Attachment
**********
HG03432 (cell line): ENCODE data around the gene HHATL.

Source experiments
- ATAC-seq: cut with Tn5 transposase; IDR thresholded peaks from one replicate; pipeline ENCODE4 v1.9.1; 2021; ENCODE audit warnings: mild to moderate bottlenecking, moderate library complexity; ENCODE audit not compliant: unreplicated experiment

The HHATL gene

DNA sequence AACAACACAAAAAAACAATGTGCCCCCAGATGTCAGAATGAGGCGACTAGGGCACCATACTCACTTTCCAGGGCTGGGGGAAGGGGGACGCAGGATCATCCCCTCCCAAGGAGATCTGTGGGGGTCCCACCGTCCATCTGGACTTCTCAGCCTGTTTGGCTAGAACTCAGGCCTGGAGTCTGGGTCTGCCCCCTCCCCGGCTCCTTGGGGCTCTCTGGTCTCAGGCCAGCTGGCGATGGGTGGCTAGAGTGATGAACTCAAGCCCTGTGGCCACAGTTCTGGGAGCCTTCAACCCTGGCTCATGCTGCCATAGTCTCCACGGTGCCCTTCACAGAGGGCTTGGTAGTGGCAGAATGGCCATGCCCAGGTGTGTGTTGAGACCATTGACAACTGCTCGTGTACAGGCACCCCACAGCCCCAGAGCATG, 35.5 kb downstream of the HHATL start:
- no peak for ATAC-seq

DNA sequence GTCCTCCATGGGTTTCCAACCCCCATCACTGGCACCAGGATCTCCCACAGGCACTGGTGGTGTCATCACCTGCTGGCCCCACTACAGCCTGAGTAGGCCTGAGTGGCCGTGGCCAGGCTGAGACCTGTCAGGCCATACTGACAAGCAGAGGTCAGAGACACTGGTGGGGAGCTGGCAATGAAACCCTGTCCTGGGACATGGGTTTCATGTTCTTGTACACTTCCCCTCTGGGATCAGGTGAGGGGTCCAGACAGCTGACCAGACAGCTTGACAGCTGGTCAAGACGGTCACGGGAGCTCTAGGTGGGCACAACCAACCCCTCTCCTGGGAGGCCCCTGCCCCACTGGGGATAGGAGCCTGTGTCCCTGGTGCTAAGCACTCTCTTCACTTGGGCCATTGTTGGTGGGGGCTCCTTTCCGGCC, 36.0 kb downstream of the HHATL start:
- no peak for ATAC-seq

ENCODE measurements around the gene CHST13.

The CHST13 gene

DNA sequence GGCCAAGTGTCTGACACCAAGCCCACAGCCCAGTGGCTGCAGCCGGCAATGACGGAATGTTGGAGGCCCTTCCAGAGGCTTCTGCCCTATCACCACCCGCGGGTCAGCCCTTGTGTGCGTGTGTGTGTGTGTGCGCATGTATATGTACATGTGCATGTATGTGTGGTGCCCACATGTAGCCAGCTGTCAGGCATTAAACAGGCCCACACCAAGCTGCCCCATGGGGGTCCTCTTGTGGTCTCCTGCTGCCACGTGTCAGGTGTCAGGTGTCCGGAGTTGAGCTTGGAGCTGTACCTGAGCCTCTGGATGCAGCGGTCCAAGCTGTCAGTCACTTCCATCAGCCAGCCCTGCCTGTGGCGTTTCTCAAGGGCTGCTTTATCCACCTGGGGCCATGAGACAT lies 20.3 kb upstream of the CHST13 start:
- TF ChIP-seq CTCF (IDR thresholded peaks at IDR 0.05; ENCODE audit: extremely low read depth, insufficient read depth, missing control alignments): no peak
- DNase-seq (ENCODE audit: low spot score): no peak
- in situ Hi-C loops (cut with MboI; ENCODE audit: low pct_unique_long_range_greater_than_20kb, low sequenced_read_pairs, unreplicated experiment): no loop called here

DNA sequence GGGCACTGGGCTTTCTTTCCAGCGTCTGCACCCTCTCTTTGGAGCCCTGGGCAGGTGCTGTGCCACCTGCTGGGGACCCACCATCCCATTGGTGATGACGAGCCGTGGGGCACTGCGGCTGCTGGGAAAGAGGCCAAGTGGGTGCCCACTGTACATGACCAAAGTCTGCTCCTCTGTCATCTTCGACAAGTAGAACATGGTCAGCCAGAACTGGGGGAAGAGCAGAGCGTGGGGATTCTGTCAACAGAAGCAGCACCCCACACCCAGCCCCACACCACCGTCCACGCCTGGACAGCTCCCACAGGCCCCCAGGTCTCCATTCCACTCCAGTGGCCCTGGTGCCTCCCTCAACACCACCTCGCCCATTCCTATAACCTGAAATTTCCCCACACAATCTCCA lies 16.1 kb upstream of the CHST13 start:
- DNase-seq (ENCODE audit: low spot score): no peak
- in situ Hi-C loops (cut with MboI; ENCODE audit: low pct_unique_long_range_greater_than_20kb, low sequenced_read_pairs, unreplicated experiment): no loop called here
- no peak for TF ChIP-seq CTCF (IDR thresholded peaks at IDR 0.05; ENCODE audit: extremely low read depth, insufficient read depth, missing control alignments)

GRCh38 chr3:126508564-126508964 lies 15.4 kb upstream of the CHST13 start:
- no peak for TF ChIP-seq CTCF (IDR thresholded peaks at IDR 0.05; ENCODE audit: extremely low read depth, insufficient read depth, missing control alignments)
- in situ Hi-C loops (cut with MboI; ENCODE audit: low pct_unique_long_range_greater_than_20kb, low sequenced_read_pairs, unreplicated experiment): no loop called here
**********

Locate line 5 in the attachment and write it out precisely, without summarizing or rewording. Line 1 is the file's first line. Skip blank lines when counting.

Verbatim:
DNA sequence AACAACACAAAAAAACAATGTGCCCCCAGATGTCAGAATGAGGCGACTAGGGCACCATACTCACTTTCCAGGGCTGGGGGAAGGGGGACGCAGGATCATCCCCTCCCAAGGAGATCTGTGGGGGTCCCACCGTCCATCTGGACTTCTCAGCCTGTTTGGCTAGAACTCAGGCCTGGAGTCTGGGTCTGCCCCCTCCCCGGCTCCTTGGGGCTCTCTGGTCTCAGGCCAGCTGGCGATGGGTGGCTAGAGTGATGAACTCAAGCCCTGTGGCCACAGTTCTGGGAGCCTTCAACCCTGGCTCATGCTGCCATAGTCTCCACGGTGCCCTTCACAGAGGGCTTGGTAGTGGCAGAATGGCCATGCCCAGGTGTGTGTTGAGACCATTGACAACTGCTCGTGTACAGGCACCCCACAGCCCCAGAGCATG, 35.5 kb downstream of the HHATL start: